Plants are categorized in many different ways. The flowering plants vs non-flowering plants are one of the most commonly used methods. The flowering plants include most of the green plants around us. These plants are further divided into two types which include monocots (monocotyledons) and dicots (dicotyledons). Let us understand the differences between monocot and dicot stem.
Monocotyledons and Dicotyledons
Monocotyledons or monocots are the plants that consist of the seeds having only one embryonic leaf or cotyledon. These plants are commonly referred to as flowering plants or angiosperms. Wheat, grass, ginger, and onions, are the best examples of Monocotyledons.
Dicotyledons or dicots are the plants that consist of the seeds having two embryonic leaves or cotyledon. These plants are generally referred to the flowering plants or angiosperms. All legumes such as pea, peanuts, beans, and lentils, are examples of dicotyledons. These plants consist of approximately 1.0 – 1.5 lakhs species.
The shoot system is the necessary aerial part of the plant, which holds up branches, flowers, leaves, and fruits. It is also responsible for the conduction of minerals nutrients, water, and gases within the plant.
Differences Between Monocot and Dicot Stem
Let us understand the key differences between monocot and dicot stem
|Character||Monocot Stem||Dicot Stem|
|Definition||Monocot stems are a circular-shaped stem with lateral branches and are bounded with a layer of the dermis.||Dicot stems have a well-defined epidermis with cuticle, a layer of dermis along with multicellular stem hair.|
|Epidermal hair||In this multicellular epidermal hair are present over the epidermis.||In this the epidermal hair is absent.|
|Silica||No silica occurs over the epidermis in Monocot.||Usually, silica occurs over the epidermis in Dicot.|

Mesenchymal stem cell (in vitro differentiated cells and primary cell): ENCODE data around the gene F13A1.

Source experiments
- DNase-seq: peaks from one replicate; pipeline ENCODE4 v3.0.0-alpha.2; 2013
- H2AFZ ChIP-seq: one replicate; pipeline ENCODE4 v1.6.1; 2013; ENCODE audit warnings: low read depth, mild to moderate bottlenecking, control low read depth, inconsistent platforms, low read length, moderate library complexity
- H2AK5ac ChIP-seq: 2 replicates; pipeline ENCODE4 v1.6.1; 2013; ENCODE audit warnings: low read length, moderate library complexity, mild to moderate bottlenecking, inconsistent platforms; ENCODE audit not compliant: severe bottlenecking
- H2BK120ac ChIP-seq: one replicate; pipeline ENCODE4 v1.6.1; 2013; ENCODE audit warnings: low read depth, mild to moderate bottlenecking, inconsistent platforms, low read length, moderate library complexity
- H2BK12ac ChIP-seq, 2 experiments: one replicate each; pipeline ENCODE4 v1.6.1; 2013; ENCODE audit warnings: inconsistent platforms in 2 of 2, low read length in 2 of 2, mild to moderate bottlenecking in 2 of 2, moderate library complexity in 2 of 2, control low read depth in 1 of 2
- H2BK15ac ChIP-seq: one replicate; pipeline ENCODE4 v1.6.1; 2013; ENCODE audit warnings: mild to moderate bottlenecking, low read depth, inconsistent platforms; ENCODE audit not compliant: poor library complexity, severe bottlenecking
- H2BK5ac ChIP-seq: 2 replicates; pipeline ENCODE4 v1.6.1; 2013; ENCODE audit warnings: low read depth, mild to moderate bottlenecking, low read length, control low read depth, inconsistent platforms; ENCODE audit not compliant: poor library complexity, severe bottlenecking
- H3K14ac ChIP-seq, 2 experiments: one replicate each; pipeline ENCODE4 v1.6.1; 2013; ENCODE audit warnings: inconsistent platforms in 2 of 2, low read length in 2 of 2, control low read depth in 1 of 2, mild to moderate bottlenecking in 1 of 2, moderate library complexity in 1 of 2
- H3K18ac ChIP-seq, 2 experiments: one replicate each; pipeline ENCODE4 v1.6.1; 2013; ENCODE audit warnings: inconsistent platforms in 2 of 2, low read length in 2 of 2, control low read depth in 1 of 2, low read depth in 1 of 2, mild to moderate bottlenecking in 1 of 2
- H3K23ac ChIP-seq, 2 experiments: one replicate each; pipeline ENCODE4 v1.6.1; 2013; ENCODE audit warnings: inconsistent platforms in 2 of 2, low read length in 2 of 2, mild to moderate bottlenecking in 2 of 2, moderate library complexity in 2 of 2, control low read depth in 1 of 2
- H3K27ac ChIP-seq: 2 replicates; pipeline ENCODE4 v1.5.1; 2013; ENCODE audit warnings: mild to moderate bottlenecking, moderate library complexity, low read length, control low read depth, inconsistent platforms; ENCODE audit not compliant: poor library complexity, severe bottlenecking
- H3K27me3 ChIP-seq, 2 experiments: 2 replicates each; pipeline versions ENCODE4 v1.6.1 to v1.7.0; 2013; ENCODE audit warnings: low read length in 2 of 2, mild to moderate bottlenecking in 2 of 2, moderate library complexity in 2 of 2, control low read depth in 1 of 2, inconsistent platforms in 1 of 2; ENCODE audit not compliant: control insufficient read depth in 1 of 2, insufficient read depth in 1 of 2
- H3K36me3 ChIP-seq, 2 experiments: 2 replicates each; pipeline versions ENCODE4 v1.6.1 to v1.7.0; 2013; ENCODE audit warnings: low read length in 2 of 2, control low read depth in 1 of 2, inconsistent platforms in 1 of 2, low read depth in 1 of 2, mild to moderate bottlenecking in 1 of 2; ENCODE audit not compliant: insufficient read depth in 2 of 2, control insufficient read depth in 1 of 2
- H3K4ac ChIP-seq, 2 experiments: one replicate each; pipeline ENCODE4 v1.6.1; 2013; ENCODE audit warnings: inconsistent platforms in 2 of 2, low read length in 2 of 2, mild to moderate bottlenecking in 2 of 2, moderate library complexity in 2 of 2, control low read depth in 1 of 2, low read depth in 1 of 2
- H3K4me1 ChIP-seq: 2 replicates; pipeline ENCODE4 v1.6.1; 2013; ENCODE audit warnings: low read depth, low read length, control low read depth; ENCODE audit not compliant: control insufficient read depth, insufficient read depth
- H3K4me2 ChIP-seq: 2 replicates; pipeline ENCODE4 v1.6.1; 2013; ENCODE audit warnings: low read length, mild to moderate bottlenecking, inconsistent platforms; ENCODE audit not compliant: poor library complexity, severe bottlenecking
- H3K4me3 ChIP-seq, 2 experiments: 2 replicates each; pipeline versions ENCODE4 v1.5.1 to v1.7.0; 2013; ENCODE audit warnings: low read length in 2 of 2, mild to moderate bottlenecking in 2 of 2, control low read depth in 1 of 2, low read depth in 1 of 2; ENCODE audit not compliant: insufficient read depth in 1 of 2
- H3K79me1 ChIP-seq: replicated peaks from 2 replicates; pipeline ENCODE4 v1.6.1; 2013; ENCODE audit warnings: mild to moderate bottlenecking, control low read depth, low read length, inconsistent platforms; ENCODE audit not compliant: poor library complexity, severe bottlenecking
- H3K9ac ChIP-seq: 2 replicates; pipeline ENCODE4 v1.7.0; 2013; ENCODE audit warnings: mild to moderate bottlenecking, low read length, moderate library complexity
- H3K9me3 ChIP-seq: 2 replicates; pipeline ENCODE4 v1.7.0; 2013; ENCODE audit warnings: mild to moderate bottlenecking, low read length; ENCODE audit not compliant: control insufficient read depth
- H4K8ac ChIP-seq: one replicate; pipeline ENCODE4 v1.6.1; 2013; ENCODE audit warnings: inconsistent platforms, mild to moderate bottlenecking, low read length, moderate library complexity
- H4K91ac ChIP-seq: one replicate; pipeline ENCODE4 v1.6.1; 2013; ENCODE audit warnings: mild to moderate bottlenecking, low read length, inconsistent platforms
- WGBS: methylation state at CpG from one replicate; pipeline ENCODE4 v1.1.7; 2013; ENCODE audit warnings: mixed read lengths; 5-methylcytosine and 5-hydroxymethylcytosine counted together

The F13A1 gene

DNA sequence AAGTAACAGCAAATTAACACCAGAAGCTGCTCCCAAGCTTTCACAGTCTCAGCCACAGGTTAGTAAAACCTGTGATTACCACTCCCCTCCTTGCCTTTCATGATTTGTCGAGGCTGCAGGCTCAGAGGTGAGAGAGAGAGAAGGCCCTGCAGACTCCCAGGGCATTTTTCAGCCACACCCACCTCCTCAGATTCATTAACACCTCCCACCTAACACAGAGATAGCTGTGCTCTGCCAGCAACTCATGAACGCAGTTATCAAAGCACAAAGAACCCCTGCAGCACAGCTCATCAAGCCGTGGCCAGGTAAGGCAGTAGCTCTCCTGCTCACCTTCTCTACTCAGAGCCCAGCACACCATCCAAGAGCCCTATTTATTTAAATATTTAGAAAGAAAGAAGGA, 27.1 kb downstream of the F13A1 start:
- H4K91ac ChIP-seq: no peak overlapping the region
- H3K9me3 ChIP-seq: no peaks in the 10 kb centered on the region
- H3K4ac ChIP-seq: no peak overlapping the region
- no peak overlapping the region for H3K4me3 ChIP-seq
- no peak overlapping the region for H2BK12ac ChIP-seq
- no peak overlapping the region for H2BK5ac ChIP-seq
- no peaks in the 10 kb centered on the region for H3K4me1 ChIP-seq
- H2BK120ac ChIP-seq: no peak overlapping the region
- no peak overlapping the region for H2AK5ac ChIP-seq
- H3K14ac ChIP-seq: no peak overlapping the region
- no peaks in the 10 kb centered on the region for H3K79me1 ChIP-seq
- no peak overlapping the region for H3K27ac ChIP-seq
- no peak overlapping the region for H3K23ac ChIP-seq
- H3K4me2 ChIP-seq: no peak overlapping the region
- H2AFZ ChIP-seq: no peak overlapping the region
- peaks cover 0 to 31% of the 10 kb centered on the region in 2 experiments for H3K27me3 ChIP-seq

|Ground Tissue||The ground tissue is differentiated into stelar and extra stelar tissues.||The ground tissue is not differentiated into stelar and extra stelar tissues.|
|Endodermis||The endodermis is present in the Monocot Stem.||The endodermis is absent in the Dicot Stem.|
|The monocot stem is usually hollow at the center.||The dicot stem is solid in most of the cases.|
|Vascular Bundles||Vascular bundles are present in a limited number, usually 4 to 8.||Vascular bundles are numerous in Dicot.|
|Vascular bundles arrangement||Vascular bundles are arranged in the form of one pr two broken rings. They are conjoint, collateral, and open.||Vascular bundles are arranged scattered in the ground tissue. They are conjoint, collateral, and closed.|
|Elements||The vascular bundle consists of many protoxylem and metaxylem elements.||The vascular bundle consists of only two metaxylem elements.|
|Xylem element||The xylem elements are polygonal.||The xylem elements are circular.|
|Bundle cap||The bundle cap is present.||The bundle cap is absent.|
|Pericycle||The pericycle is present.||The pericycle is absent.|
|Phloem parenchyma||Phloem parenchyma is present.||Phloem parenchyma is absent.|
|Phloem fiber||Phloem fiber is present.||Phloem fiber is absent.|
|Pith||Pith is present. Pith is well-developed.||Pith is absent. Pith is not as well-developed in monocots (usually absent in most)|
|Medullary rays||Medullary rays are present.||Medullary rays are absent.|
|Secondary thickness||It undergoes secondary thickness.||there is no secondary thickness.|
|Hypodermis||The hypodermis is made of sclerenchyma fibers, and they are not green.||The hypodermis is formed of collenchyma fibers which are often green in color.|
|Trichomes||The monocot stems do not have trichomes.||The dicot stems have trichomes.|
|Vascular tissues||Vascular tissues remain the same throughout the plant’s life cycle.||Usually, vascular tissues stop functioning when they get old. New vascular tissues replace the old ones.|
|Vessels||Vessels are rounded or oval and are arranged in a Y-shaped formation.||Vessels are of a polygonal shape and are arranged in rows or chains.|
Monocot stems are surrounded by a layer of the dermis. It is circular with the lateral branches. It is generally a composition of the cells coated with a wax-like substance known as cutin. These cells are well organized, hard, and rectangular. The internal structure of a monocot stem includes a ground tissue, epidermis, a well-developed epidermis, and numerous dispersed vascular bundles. Onions, lilies, tulips, and garlic are a few of the best examples of monocot stems.
Dicot stems are surrounded with a layer of dermis along with multicellular stem hair. It consists of a well-defined epidermis with a cuticle. The internal structure of a dicot stem includes the epidermis, cortex endodermis, pericycle, hypodermis, vascular strand, and pith. Sunflower and Cucurbita are a few of the best examples of dicot stems.
The main differences usually found between dicots and monocots depend on the four aspects which include stems, flowers, leaves, and roots.